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PMQs review: Miliband's price freeze saves him - but he needs a new hit

To settle his party's nerves, the Labour leader needs another trump card.

To settle his party's nerves, the Labour leader needs another trump card.
Ed Miliband speaks at the Scottish Labour conference in Perth last week. Photograph: Getty Images.

After his worst week as Labour leader since last summer, Ed Miliband returned to a scene of past glories at today's PMQs: his energy price freeze. SSE's announcement this morning that bills will be frozen until 2016 give him the peg he needed. "Would we be right to assume that the PM believes that this price freeze is unworkable, impossible to implement and probably a communist plot?" was his pitch-perfect opener. Cameron replied that it was only because of the government's reduction in green levies that the company had been able to act (as SSE said in its statement). Labour can reasonably argue that the coalition would never have taken this action had it not been for Miliband's campaign, but unlike when the policy was first announced, he can at least point to government support for billpayers.

Yet despite the best week for the Tories for months, Cameron appeared oddly rattled by Miliband's line of attack. As he knows, while the government's cuts to green levies have reduced most bills by around £50, they are still rising. So long as this remains the case, Labour's price freeze will retain its potency. His attempt, midway through the session, to change the subject to the Budget and the economy showed that he is still much happier fighting on this territory than on living standards (with Miliband, in Reagan mode, warning that people will be worse off in 2015 than they were in 2010).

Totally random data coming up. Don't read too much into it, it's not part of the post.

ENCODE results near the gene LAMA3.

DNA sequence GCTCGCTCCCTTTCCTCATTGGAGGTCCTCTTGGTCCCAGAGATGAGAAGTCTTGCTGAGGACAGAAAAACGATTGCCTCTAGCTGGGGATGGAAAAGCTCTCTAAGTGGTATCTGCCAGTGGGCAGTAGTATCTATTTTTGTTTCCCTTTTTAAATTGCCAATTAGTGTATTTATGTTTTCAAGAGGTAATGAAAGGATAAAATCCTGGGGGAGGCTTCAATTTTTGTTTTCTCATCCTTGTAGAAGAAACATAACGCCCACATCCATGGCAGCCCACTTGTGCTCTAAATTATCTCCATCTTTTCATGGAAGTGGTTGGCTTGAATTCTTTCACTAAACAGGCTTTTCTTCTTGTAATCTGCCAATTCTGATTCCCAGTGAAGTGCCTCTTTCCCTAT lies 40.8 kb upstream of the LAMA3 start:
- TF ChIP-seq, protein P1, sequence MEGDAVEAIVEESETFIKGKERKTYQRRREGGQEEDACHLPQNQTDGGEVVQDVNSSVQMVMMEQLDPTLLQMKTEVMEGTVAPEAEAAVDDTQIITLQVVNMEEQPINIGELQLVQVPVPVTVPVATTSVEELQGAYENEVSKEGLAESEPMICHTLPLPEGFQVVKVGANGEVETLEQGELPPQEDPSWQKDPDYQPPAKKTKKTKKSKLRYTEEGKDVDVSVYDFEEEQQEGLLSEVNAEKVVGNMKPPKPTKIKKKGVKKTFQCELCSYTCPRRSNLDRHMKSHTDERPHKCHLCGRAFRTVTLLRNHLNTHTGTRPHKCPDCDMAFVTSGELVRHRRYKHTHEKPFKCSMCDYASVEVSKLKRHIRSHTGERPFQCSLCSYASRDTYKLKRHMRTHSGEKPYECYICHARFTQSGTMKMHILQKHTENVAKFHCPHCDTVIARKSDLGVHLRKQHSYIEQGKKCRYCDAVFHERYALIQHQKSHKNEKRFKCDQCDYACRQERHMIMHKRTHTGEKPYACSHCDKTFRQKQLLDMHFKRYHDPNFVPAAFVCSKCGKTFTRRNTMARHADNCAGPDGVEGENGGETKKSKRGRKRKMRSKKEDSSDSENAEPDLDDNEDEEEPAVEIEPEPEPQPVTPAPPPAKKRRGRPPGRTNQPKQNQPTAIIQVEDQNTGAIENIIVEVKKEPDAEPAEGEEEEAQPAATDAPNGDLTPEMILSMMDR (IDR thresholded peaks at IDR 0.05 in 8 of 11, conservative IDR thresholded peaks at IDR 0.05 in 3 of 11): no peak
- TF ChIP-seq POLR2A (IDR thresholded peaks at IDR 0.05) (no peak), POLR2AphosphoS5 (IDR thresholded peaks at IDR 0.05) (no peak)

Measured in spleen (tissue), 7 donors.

"I'll tell him what's weak: weak is not having an economic policy, weak is not responding to the Budget," he raged. In response, Miliband quipped, "Not for the first time, calm down, dear, calm down", before seguing into a terrible bingo joke: "Or should I say for the benefit of the Chancellor, eyes down, dear?" It was a line that Cameron trumped with a genuine zinger later when he declared that bingo was "the only time he gets near Number 10".

But while Miliband's energy price freeze shielded him today, it served as a reminder that he hasn't enjoyed a similar hit since. If he is to settle Labour nerves, he'll soon need to unveil his "radical offer" on tuition fees and much else.

The other notable moment in the session came when Cameron confirmed that the government had been unable to reach agreement on amending the Hunting Act to allow more than two dogs to be used to flush out a fox (owing to Lib Dem opposition). But while Tory backbenchers will be dismayed, an interminable row over foxhunting is one "barnacle" (to borrow Lynton Crosby's phrase) that the PM can do without. Far better to keep banging on about the Budget.